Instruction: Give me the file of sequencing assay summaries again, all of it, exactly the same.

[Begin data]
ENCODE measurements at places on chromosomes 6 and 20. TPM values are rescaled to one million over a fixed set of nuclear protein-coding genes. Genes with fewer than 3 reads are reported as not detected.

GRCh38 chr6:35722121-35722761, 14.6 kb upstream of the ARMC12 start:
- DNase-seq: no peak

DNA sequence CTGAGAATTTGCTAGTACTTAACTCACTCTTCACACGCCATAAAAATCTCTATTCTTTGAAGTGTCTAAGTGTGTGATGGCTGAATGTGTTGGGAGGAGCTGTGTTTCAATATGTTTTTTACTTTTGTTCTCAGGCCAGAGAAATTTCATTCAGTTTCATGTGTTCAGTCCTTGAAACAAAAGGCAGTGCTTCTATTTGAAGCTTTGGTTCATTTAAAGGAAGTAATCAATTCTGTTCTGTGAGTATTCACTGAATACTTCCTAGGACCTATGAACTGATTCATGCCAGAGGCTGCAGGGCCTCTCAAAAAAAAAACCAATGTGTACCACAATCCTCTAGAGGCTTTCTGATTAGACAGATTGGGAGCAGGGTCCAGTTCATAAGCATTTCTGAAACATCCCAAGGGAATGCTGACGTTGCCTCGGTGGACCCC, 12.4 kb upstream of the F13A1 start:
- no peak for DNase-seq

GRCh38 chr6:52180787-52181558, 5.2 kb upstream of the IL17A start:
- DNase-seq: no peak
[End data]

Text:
ENCODE measurements at places on chromosomes 6 and 20. TPM values are rescaled to one million over a fixed set of nuclear protein-coding genes. Genes with fewer than 3 reads are reported as not detected.

GRCh38 chr6:35722121-35722761, 14.6 kb upstream of the ARMC12 start:
- DNase-seq: no peak

DNA sequence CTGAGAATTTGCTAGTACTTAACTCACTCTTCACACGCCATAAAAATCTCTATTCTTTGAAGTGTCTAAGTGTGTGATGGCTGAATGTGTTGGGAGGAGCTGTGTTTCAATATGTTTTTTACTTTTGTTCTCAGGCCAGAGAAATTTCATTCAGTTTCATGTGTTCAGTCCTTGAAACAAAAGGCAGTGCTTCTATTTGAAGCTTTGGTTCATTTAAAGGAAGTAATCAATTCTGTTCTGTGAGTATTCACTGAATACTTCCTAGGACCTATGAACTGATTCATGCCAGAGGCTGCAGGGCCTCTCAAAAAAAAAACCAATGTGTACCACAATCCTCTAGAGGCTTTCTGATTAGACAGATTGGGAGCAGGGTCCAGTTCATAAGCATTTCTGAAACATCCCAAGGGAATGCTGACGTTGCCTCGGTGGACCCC, 12.4 kb upstream of the F13A1 start:
- no peak for DNase-seq

GRCh38 chr6:52180787-52181558, 5.2 kb upstream of the IL17A start:
- DNase-seq: no peak